A missile in lycra

Here’s an extract from my book ‘Magick’; this small incident involving a dangerous cyclist leads onto many other things. To my hero, Thomas Radwinter he is just helping someone in need – little does he know that this one small act of consideration and kindness brings wonderful rewards later in the book!

I got off the bus and turned up the collar of my coat, a brisk chilly north wind was coming off the sea; the flat I used to live in is in a purpose built block but instead of facing the sea our apartment faced the road and a belt of trees, which were pretty in autumn but not very inspiring. There was nowhere properly to cross the road so I waited with a woman pushing a man in a wheelchair for a break in the traffic.
“We can go now,” I said to her, and we crossed together, remarking how dangerous the road was with nowhere to safely cross. There was a parade of shops a little further along and there were always people, especially from the flats, going over to buy things.
I asked if she needed help with the chair up the curb but as she was telling me she was fine, from nowhere a missile in lycra crashed into her as a car roared past. The woman screamed and somehow I managed to grab her with one hand and keep her on her feet and hold the wheelchair which now rolled back into the road.
The lycra clad cyclist sprung to his feet and picked up his bike which had skidded down the road. He came towards us and instead of apologising for what could have been a dreadful accident he began to abuse the woman! Well, I wasn’t going to stand for that!
“I’m calling the police!” I stepped between him and the woman, brandishing my phone. “You bloody idiot! You could have killed us all!”
“You fat twat! You should keep off the road, I could have been killed!”
“Indeed you could but that was your responsibility!”
“You haven’t even got a license for that thing!” he shouted at the woman, indicating the wheelchair which was a bit rich coming from a cyclist.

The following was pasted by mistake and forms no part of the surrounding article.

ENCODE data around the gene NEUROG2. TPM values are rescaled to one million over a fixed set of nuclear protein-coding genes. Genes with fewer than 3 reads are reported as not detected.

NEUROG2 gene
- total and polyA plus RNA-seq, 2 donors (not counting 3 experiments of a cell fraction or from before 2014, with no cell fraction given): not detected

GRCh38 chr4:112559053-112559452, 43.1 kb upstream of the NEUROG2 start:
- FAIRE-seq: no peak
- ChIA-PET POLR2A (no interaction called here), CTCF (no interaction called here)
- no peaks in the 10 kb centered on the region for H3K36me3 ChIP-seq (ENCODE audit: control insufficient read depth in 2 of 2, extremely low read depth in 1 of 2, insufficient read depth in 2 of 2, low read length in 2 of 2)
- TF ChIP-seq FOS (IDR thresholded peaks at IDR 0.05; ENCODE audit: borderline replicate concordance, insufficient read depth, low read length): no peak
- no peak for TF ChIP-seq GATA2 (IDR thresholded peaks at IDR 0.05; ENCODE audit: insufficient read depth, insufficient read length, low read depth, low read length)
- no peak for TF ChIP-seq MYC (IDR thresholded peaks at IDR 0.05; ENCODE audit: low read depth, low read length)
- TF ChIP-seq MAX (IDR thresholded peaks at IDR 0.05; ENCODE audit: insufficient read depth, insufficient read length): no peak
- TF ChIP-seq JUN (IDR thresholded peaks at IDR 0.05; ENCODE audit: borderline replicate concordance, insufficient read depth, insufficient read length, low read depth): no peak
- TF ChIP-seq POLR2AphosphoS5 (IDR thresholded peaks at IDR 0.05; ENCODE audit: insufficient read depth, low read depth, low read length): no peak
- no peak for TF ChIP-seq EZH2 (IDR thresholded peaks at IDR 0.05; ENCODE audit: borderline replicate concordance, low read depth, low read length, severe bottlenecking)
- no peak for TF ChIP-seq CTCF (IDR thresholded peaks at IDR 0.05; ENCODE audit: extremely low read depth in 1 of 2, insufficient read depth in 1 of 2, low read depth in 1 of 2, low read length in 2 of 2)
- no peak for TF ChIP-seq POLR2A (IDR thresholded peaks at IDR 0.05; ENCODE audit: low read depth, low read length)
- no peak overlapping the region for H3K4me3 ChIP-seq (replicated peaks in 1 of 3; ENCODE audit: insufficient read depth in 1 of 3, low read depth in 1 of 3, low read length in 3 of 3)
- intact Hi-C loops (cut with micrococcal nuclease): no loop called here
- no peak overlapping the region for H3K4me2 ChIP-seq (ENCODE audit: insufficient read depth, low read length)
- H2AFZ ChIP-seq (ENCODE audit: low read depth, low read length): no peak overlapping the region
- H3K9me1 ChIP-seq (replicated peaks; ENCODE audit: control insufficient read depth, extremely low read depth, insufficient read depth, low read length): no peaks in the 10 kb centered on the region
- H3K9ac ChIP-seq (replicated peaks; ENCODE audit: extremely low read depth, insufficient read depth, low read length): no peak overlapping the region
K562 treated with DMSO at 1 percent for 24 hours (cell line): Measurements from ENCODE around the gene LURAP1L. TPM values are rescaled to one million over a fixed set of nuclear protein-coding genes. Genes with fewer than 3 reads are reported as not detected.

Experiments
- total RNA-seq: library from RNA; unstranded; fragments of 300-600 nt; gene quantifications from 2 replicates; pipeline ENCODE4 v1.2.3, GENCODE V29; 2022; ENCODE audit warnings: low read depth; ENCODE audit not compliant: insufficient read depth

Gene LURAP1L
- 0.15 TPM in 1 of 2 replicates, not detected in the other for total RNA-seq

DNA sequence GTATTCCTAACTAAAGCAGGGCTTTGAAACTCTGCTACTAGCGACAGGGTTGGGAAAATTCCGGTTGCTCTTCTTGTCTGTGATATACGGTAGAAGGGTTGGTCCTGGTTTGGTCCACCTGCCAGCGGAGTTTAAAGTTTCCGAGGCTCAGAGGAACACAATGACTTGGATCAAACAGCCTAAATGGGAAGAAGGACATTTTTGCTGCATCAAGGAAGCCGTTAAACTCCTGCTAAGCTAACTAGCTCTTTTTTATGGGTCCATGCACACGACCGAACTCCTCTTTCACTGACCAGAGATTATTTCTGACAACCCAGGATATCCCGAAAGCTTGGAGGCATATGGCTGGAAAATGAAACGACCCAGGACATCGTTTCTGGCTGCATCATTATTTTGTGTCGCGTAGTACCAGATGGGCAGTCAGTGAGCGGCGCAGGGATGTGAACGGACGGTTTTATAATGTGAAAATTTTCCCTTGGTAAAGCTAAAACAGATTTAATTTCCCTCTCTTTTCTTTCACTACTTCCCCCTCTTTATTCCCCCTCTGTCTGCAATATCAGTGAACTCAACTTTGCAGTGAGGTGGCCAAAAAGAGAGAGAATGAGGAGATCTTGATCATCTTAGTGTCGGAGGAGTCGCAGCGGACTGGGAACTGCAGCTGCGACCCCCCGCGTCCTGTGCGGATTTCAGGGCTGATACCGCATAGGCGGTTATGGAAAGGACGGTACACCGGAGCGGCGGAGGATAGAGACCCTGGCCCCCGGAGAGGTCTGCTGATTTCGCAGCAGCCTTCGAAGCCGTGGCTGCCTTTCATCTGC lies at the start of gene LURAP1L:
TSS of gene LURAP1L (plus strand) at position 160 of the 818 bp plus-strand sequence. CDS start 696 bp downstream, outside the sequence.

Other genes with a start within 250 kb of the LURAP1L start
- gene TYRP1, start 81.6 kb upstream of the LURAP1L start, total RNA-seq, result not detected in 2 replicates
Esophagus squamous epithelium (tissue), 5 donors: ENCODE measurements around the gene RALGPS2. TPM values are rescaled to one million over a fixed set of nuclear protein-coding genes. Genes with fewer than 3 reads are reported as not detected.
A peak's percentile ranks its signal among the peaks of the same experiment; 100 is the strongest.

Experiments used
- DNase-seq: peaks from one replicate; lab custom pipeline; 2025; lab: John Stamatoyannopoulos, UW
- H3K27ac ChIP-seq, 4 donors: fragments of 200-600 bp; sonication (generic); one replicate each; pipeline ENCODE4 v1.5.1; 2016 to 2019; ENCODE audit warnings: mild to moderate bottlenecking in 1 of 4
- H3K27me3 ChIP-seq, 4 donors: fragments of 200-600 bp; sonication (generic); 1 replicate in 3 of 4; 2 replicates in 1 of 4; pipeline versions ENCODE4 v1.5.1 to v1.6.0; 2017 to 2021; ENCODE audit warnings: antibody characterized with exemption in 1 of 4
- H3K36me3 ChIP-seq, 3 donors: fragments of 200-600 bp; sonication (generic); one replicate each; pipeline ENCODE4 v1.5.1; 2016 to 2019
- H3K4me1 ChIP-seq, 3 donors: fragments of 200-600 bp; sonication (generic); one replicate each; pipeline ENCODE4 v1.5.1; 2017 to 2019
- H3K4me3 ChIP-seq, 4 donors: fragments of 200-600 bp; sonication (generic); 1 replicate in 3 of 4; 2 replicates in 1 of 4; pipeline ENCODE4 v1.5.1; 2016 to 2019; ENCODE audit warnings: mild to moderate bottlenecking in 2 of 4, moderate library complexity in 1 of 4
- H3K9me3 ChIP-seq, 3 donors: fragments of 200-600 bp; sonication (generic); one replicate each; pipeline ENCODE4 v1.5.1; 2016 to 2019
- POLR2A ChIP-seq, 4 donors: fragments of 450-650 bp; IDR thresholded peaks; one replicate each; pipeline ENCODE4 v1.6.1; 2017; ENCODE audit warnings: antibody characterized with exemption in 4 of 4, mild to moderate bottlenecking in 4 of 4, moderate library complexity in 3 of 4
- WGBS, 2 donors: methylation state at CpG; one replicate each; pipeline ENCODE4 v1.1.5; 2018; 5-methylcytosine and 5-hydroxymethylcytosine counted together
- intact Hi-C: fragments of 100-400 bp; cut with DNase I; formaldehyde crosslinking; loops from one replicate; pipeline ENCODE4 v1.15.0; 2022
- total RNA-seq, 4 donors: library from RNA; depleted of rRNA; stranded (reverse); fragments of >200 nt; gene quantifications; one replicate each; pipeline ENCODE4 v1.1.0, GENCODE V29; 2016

“Nor have you for the bike. I hope you have insurance, by the way, for when I sue you.” He gaped at me for a moment, and then I told him I was a solicitor and I’d like to have his name and address so I could get in touch with the police, and if they weren’t interested in prosecuting him… At that point with a further mouthful of abuse, this time directed at me, he leapt onto his bike and within seconds he had zoomed off towards Strand.
I helped the woman with the chair now, she was shaking and trying not to cry. She wasn’t that much older than me, and the man in the chair was a similar age but seemed totally unaware of what had happened. He was looking around him, but in a vague and unfocussed way. She was upset, frightened and angry. She lived on the ground floor off our block of flats but I’d never seen her before.
“Can I help you with the chair?” I asked and I pushed it as she blew her nose and wiped her eyes and thanked me again. I introduced myself and told her I used to live in the flats.
“We’ve only just moved in, I don’t know anyone… we were in a house before… before..” and she indicated the man. “My name is Joanne Shears and this is my husband Jamie.”
“Hello Jamie, are you alright, not too shaken?” I asked. He smiled vaguely and lifted his hand as if to wave, but I didn’t get the feeling he knew what I meant.
I pushed them to the door of their flat; it was at the back so would look out into the communal garden, and I think it would have French windows so Joanne could push Jamie out when the weather improved.
“Thank you so much, Thomas, really, thank you…”

© Lois Elsden 2017

… and here is a link to my book – I hope you enjoy it!


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